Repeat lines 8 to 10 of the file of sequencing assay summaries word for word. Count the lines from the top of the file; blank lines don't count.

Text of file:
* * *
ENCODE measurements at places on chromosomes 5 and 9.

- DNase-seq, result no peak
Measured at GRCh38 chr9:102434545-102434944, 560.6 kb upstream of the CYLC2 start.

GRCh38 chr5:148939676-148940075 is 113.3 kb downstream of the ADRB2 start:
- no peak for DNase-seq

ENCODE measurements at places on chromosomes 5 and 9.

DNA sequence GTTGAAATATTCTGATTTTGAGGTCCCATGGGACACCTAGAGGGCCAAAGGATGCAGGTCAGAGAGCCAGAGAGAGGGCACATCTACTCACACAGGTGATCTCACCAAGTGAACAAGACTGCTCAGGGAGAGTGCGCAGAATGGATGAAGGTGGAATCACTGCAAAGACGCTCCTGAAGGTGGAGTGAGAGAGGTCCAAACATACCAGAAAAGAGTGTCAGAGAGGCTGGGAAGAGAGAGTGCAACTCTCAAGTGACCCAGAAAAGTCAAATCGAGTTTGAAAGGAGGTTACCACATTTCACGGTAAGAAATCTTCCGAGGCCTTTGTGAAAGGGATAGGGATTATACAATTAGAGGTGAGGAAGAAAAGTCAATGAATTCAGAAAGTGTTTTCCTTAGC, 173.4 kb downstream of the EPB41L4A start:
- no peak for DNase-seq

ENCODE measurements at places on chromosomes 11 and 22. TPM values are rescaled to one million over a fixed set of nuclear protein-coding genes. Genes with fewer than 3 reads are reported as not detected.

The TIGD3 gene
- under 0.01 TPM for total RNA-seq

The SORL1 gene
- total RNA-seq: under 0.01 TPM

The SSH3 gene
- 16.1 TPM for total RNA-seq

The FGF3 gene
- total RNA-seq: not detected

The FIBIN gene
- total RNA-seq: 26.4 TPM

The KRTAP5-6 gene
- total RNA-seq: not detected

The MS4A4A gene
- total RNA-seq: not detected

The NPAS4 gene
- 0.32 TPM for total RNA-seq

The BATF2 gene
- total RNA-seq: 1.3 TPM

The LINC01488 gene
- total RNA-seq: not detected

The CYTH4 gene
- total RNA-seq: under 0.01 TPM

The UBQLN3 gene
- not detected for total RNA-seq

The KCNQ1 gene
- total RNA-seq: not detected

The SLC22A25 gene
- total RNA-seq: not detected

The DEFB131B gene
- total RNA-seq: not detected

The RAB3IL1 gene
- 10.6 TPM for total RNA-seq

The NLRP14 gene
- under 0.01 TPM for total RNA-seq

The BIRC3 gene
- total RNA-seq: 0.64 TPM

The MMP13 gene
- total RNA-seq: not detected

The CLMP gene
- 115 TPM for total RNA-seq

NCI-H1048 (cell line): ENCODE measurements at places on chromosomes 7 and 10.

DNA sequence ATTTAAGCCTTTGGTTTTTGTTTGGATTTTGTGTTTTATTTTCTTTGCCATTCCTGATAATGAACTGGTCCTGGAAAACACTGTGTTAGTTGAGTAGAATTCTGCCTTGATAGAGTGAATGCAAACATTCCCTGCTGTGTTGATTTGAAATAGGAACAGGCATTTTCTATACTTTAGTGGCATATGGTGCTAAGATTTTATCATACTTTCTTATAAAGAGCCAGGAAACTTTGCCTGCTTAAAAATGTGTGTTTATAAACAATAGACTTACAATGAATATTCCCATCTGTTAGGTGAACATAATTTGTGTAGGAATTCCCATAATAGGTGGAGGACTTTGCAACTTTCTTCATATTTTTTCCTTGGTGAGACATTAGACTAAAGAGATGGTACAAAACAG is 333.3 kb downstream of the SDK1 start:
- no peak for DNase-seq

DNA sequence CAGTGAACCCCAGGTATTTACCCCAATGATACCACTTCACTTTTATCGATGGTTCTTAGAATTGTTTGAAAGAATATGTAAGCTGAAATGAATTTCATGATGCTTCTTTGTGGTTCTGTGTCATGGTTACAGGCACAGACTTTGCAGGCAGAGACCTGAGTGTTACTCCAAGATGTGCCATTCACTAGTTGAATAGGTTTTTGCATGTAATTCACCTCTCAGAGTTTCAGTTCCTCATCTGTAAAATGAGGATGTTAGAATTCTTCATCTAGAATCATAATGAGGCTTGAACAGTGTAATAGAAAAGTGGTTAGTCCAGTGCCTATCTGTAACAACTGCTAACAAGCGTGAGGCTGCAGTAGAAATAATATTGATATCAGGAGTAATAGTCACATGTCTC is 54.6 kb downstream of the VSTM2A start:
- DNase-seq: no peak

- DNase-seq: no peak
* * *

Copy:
- no peak for DNase-seq

ENCODE measurements at places on chromosomes 11 and 22. TPM values are rescaled to one million over a fixed set of nuclear protein-coding genes. Genes with fewer than 3 reads are reported as not detected.

The TIGD3 gene